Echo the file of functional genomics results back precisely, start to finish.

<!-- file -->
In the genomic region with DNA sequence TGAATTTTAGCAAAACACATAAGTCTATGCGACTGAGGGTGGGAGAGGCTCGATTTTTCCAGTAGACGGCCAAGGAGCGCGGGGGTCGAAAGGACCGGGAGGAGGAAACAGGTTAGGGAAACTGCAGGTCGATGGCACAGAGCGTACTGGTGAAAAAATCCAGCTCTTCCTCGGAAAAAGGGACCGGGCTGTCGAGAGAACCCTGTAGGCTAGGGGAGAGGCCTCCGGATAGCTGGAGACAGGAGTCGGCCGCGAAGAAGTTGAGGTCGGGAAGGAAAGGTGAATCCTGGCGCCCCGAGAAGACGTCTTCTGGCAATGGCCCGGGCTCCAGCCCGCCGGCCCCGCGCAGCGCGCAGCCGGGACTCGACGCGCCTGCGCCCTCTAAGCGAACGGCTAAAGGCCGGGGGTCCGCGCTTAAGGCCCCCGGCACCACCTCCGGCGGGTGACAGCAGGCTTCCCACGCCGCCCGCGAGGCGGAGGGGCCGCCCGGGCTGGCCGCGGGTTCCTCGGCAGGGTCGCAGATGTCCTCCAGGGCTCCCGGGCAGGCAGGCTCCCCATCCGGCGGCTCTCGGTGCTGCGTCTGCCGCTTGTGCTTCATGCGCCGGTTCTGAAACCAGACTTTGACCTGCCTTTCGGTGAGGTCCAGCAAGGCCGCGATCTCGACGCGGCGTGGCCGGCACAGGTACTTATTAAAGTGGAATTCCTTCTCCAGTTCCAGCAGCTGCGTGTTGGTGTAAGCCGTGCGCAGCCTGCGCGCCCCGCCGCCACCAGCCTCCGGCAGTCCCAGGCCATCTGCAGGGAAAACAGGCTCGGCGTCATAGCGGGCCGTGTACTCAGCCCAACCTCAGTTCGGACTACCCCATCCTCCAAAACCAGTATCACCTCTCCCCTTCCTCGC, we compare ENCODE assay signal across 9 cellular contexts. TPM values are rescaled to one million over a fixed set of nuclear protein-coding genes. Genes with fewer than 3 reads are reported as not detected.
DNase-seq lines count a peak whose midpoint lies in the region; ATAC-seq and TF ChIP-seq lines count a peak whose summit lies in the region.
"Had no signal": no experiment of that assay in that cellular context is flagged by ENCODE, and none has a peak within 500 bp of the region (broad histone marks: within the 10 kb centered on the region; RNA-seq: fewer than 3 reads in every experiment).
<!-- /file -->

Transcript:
In the genomic region with DNA sequence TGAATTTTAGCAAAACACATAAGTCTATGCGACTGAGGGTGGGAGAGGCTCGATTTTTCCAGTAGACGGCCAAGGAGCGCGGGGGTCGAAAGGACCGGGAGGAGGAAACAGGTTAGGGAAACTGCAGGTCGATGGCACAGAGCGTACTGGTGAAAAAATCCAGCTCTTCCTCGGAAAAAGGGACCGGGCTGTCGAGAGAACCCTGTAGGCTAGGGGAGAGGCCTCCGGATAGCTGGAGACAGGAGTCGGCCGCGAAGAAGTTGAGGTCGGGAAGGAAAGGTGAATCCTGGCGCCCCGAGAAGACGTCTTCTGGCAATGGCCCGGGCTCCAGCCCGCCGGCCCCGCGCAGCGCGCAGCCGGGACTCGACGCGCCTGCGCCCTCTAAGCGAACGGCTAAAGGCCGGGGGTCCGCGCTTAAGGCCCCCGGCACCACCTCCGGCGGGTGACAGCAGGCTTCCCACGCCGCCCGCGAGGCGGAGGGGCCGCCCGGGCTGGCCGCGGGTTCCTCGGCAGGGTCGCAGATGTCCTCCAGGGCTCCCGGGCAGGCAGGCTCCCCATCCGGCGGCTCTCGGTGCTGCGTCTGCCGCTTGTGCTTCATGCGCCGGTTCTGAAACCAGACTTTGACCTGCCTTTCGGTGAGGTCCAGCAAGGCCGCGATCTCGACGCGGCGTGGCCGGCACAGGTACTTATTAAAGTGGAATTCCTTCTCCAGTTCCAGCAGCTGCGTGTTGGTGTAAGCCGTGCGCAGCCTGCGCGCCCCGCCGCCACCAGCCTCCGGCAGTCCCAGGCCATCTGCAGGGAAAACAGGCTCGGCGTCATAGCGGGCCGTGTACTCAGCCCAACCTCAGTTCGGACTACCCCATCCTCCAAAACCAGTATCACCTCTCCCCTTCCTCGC, we compare ENCODE assay signal across 9 cellular contexts. TPM values are rescaled to one million over a fixed set of nuclear protein-coding genes. Genes with fewer than 3 reads are reported as not detected.
DNase-seq lines count a peak whose midpoint lies in the region; ATAC-seq and TF ChIP-seq lines count a peak whose summit lies in the region.
"Had no signal": no experiment of that assay in that cellular context is flagged by ENCODE, and none has a peak within 500 bp of the region (broad histone marks: within the 10 kb centered on the region; RNA-seq: fewer than 3 reads in every experiment).